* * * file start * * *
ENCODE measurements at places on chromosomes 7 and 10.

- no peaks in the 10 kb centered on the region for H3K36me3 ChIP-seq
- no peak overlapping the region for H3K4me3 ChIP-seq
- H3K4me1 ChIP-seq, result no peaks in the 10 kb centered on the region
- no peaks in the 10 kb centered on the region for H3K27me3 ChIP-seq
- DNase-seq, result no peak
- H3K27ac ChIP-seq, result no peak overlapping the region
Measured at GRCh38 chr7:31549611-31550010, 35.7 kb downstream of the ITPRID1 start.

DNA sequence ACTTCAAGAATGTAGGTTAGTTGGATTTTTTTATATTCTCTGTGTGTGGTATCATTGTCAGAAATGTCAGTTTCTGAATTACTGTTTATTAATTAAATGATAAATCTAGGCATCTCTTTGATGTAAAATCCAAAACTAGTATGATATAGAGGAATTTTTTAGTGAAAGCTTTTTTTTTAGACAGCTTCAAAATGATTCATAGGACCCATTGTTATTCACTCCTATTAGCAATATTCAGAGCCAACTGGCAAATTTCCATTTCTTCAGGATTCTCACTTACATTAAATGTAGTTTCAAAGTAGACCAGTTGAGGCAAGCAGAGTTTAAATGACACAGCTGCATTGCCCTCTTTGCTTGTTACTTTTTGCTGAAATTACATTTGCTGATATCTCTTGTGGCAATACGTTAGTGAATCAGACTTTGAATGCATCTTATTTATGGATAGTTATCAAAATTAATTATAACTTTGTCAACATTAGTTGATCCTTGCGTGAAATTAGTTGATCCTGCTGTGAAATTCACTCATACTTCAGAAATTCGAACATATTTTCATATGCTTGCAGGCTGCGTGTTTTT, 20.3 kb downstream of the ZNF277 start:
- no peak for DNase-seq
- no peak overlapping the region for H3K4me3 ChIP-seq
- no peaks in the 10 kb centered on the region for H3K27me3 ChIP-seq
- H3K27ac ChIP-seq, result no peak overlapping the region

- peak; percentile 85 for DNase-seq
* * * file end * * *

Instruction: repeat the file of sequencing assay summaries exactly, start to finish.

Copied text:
ENCODE measurements at places on chromosomes 7 and 10.

- no peaks in the 10 kb centered on the region for H3K36me3 ChIP-seq
- no peak overlapping the region for H3K4me3 ChIP-seq
- H3K4me1 ChIP-seq, result no peaks in the 10 kb centered on the region
- no peaks in the 10 kb centered on the region for H3K27me3 ChIP-seq
- DNase-seq, result no peak
- H3K27ac ChIP-seq, result no peak overlapping the region
Measured at GRCh38 chr7:31549611-31550010, 35.7 kb downstream of the ITPRID1 start.

DNA sequence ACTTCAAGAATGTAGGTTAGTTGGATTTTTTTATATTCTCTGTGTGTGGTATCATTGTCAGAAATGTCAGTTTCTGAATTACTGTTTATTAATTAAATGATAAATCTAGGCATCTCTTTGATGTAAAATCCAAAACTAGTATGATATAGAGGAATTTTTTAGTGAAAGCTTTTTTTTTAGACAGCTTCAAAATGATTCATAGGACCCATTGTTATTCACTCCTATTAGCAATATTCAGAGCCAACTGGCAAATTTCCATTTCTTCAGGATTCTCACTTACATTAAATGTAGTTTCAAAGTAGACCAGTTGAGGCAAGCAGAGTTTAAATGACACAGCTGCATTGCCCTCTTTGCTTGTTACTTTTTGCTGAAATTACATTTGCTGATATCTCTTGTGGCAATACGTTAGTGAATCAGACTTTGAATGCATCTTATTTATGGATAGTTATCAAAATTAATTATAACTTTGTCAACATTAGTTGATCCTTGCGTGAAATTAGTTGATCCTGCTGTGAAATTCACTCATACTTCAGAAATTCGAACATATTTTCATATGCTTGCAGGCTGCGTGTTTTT, 20.3 kb downstream of the ZNF277 start:
- no peak for DNase-seq
- no peak overlapping the region for H3K4me3 ChIP-seq
- no peaks in the 10 kb centered on the region for H3K27me3 ChIP-seq
- H3K27ac ChIP-seq, result no peak overlapping the region

- peak; percentile 85 for DNase-seq